Scientists have found signs of brain damage that could cause dementia in a handful of former soccer players, fueling worries about the danger of frequent knocks from heading the ball or colliding with others on the field.
The small study was the first of its kind, involving postmortems on six men who died with dementia after long careers playing soccer. All were skilled headers of the ball.
It suggests that some professional soccer players might risk the same long-term cognitive problems suffered by boxers and some American football players.
But experts said more research was needed to prove any definitive link between heading a football and developing dementia, and they added that the risk was likely to be minimal for occasional players.
“We’ve demonstrated that the same type of pathology that occurs in ex-boxers can also occur in some ex-footballers who have dementia, but I’d emphasize this is a very small number of players,” said co-lead researcher Huw Morris of London’s UCL Institute of Neurology.
“The average playing career of these players was 26 years, which is thousands of hours of game playing, thousands of hours of practice and thousands of headers … I think the risk is extremely low from playing recreational football.”
Soccer is the most popular sport in the world and scientists said the danger of head injuries had to be weighed against the game’s known benefits in improving cardiovascular health, which actually reduces the likelihood of developing dementia.
The study, published in the journal Acta Neuropathologica on Wednesday, followed 14 retired soccer players with dementia and secured next-of-kin permission for post mortem examinations for six of them.
The scientists found evidence of chronic traumatic encephalopathy (CTE), a potential cause of dementia, in four of the six brains. All six also had signs of Alzheimer’s disease.
CTE is common in ex-boxers and has been linked to progressive memory, behavioral and motor impairment.
Unlike boxing or American football, blows to the head in soccer are generally lower impact and players are less likely to experience concussion. But there may still be cumulative damage from sub-concussive impacts, experts believe.
Britain’s Football Association said more work was needed into whether degenerative brain disease was more common in ex-footballers, adding it planned to jointly fund research with the Professional Footballers’ Association.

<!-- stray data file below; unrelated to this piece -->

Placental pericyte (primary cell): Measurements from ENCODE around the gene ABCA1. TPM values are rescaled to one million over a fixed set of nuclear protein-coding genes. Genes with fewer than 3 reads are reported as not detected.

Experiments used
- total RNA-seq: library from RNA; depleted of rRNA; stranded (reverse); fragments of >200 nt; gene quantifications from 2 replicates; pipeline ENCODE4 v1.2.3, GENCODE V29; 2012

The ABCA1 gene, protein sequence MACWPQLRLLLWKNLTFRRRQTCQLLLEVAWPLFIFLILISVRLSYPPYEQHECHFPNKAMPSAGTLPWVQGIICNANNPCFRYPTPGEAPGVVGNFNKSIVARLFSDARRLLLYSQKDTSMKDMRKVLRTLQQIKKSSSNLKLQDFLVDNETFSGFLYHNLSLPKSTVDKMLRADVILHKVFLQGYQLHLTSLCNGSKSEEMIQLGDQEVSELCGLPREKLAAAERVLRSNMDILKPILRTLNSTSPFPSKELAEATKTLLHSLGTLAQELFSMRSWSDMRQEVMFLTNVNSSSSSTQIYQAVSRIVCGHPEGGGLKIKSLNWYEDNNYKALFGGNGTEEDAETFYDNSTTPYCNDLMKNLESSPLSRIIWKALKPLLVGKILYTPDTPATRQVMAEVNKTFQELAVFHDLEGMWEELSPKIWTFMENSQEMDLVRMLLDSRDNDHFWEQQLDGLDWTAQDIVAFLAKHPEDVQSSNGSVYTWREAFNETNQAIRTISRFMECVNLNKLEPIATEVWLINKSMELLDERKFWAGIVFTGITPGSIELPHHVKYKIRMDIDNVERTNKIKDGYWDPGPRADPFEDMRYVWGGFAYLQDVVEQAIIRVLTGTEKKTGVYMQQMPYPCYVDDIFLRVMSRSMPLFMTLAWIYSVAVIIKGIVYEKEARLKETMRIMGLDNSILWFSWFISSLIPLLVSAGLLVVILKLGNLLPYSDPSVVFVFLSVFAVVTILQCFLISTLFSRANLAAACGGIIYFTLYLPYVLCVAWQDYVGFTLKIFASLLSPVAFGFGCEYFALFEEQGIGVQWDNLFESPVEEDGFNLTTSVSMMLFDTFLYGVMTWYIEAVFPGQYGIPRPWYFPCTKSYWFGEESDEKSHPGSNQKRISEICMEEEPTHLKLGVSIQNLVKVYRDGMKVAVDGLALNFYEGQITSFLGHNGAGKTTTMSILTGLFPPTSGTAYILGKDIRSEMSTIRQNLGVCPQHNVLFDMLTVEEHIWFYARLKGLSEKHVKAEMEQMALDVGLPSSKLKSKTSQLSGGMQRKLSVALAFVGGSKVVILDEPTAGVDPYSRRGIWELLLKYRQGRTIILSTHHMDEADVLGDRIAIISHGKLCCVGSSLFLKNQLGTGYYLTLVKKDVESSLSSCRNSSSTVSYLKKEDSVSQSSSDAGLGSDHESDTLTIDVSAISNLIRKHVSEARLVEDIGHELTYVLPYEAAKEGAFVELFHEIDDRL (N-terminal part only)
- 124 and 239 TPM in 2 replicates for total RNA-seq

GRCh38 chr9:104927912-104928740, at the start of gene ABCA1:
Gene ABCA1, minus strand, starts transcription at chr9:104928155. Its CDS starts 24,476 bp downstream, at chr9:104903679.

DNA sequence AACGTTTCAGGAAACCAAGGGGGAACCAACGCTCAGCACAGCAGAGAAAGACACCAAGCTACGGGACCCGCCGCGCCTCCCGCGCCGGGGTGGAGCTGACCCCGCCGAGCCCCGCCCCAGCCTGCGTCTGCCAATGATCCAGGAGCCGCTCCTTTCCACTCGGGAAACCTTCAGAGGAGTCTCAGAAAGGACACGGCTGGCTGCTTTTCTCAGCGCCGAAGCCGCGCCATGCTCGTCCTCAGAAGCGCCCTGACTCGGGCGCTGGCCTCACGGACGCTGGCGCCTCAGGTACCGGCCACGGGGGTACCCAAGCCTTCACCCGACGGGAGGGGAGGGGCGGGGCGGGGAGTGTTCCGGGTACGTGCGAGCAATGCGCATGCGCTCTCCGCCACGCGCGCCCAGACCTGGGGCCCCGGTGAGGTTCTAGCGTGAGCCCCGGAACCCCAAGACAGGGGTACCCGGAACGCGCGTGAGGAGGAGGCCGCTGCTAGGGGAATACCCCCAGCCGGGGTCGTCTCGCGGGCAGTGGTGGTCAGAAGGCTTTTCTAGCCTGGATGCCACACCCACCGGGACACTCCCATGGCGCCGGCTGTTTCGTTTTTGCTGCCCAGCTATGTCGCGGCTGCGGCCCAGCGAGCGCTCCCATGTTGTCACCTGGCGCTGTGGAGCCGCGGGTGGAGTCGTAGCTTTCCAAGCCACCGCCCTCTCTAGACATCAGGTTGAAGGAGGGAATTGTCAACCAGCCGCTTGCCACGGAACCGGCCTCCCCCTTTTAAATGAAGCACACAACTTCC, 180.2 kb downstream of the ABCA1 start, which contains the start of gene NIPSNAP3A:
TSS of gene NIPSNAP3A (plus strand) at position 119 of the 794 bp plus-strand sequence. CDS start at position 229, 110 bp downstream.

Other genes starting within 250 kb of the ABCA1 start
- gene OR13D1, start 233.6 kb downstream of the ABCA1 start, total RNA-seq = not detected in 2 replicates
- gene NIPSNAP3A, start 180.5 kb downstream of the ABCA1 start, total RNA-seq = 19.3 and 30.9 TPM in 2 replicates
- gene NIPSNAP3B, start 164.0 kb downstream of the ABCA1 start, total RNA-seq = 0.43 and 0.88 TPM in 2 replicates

- Carnival Results 2017
- St Vincent born calypsonian Lornette “Fya Empress” fires back at TUCO
- In spite of the long career Calypso Rose has no plans to bow out of the musical arena
- Football away focus while horse racing is all at home – today
- Bravo has tweet and cricketing future in his hands, regional boss says
- US Muslim community campaigns to repair Jewish cemetery
- Former National Security Minister says Government must properly communicate the truth to US President Donald Trump
- Tourism Minister says she is expecting a bumper Carnival season 2017
- Calypsonian Lady Gypsy’s fate for a spot in the Calypso Monarch is still uncertain
- President of the Route Two Maxi Taxi Association calls for more security at City Gate after Carnival fetes
Popular TagsACCIDENT Anand Ramlogan caribbean news Chaguanas West By-Election COP crime crime news Dr. Keith Rowley Gary Griffith Government Jack Warner Kamla Persad Bissessar Keith Rowley Laventille Ministry Murder news News Power Now oilfield workers Opposition Leader Dr. Keith Rowley Parliament PETROTRIN PNM Police Police investigating police investigations politics PORT OF SPAIN power 102 Prime Prime Minister Prime Minister Kamla Persad Bissessar Radio Vision LTD San Fernando THA Tobago trinidad trinidad and tobago trinidad and tobago news trinidad and tobago police service ttps UNC united national congress WASA world news